Just recently I was assigned this Tosho/needle juniper to trim and clean up.
This tree was originally bought by Oyakata’s grandfather and had very little foliage or branches. Oyakata said his grandfather bought it, his father grew it on and he styled it. So three generations in the making. Last year the tree became weak, most probably because the soil became too compact and the tree couldn’t get enough water. So the tree was re-potted this year to help regain vigor. If I could give one tip for keeping needle junipers it would be don’t treat them like a shimpaku. They love to be kept moist so, if you have a reasonably well-drained mix, keep on top of the watering. They are also weaker than other junipers and care needs to be taken in not overworking.
Needle juniper’s have a reputation of being pretty prickly but, on the pain scale this one is fairly tame although my finger tips are feeling a little tender at the moment.
I cut back to green or buds on old wood, defined pad lines where I could and cleaned out any old dead needles from the inside.
Here’s the tree after working on it.
It took me a good deal of time to do the whole tree. It is very dense (especially the top) and the tree is a meter tall/a monster.
There are some weak area’s/weak branches which had to be left and it could do with a little wire here and there but as they say here ‘shogunai’.
It was nice to work with a great tree with a long history here.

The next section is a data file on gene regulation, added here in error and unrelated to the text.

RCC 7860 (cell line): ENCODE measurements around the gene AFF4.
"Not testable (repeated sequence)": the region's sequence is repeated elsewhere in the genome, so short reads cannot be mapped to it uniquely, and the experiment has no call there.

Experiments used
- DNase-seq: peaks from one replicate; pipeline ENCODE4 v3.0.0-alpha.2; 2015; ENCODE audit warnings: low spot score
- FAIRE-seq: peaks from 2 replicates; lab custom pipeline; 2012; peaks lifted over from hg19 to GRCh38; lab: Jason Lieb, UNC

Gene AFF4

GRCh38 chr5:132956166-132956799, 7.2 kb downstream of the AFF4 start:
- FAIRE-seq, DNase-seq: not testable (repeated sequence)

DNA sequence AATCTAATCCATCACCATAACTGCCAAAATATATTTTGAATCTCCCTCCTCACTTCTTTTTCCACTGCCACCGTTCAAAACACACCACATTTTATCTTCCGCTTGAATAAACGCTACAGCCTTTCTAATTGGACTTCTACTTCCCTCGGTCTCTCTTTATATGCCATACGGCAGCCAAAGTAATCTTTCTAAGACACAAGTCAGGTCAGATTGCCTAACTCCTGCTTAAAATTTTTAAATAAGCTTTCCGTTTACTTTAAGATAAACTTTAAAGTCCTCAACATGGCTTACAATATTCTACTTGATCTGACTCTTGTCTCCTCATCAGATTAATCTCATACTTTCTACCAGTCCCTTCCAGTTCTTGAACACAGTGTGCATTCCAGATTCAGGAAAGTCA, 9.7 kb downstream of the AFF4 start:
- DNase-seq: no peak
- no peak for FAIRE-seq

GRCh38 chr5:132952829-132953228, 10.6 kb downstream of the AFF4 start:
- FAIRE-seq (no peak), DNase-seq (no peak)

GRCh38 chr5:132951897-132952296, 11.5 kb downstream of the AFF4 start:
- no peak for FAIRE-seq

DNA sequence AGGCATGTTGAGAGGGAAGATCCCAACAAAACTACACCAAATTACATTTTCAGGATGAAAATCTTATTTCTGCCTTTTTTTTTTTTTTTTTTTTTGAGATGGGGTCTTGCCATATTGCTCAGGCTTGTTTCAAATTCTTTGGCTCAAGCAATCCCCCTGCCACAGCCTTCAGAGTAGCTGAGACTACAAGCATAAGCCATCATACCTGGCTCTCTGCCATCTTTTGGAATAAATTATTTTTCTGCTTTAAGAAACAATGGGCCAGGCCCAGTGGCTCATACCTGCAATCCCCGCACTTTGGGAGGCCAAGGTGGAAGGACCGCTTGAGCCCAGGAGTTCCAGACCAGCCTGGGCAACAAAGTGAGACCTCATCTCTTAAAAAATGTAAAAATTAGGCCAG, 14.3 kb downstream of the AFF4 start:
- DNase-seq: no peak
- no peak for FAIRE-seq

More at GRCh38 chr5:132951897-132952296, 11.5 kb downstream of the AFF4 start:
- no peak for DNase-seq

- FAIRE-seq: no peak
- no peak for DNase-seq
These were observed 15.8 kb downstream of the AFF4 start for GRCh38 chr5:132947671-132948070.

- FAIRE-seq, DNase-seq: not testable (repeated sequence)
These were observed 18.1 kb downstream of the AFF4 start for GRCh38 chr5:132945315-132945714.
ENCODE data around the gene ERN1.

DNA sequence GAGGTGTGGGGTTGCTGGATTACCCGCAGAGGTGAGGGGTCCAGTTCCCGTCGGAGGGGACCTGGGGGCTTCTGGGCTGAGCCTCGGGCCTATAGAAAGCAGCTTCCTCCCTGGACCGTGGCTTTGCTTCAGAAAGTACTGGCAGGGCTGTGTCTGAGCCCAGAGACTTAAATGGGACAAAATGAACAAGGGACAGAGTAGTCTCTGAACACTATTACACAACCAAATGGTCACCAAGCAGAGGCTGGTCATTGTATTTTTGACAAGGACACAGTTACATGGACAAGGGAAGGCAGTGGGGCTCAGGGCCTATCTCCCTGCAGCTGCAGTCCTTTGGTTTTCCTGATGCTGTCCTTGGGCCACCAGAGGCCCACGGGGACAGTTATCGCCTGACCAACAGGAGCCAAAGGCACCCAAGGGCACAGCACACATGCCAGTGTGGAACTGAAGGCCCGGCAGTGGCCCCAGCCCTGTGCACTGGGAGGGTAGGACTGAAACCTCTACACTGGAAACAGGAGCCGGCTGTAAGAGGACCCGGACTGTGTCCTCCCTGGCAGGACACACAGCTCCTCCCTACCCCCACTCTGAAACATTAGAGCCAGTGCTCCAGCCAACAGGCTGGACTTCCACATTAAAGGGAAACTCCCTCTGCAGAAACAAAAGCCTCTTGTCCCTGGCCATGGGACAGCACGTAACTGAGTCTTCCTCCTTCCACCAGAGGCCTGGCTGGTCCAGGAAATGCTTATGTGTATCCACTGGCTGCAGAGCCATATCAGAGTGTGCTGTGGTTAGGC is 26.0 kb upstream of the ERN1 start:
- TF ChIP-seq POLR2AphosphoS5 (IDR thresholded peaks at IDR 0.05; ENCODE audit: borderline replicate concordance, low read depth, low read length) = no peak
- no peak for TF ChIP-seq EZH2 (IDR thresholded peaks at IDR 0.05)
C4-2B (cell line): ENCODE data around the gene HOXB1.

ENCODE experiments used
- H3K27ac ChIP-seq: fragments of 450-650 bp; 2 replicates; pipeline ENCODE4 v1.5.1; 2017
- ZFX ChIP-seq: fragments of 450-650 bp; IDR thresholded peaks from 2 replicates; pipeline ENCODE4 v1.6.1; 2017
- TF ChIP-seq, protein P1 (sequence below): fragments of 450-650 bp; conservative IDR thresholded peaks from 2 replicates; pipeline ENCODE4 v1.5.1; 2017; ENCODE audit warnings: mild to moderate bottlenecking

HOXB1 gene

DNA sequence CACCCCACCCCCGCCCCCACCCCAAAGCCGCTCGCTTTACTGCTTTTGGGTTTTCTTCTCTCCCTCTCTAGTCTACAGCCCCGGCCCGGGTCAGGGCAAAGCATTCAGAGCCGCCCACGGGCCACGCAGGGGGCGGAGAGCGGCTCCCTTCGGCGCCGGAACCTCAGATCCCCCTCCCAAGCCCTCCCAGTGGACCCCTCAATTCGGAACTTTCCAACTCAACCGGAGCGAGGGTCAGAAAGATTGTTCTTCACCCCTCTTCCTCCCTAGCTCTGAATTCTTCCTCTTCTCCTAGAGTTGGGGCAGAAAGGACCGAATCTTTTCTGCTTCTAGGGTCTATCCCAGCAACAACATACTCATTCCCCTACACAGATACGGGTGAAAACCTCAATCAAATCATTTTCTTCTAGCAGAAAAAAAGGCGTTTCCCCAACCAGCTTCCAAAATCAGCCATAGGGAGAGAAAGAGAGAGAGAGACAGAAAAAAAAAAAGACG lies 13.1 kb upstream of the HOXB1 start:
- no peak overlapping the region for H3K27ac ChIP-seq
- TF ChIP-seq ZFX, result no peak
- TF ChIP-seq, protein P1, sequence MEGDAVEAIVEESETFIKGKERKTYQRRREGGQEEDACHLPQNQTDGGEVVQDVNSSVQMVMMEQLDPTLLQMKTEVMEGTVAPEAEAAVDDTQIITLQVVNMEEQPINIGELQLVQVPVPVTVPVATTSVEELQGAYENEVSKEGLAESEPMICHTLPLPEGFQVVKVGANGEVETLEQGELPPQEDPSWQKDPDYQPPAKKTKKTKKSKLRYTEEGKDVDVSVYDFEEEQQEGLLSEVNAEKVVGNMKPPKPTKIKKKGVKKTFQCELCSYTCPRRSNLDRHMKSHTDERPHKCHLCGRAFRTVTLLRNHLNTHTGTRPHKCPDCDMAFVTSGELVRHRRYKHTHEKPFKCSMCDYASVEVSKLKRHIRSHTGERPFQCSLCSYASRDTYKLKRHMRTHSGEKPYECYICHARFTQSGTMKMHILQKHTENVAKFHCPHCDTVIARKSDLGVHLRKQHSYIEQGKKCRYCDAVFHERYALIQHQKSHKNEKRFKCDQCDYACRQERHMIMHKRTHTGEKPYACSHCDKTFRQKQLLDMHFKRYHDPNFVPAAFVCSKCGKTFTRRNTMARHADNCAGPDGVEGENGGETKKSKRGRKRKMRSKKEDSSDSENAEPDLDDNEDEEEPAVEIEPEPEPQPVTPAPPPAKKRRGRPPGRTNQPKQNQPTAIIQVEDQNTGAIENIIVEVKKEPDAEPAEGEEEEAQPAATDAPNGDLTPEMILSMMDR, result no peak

On the subject of Tosho my dear friend John Trott asked if I could find out any information on white stuff that forms on the trunks of needle juniper’s and Cryptomeria’s. I have seen it on several tree’s that have come in from Japan and we had speculated on what it might be before. Thinking that it could be a fungus or lime deposits.
It just so happened that when I looked up into the canopy of the big tree I spotted the same white stuff. Being that Oyakata was in the workshop having a smoke after lunch and I was there working through part my lunch break to get the tree done, I promptly asked. I asked if it was a fungus and he said no. The best answer he could give was moss but, what I believe he means is lichen. Apparently you only get it on old tree’s and it isn’t a problem. I think that is more of a revered thing, than a bad thing, showing age and most probably wouldn’t be taken off for an exhibition.
So there you go John, it can be removed by scrubbing with a brush according to Oyakata if you want to.
Thanks for reading.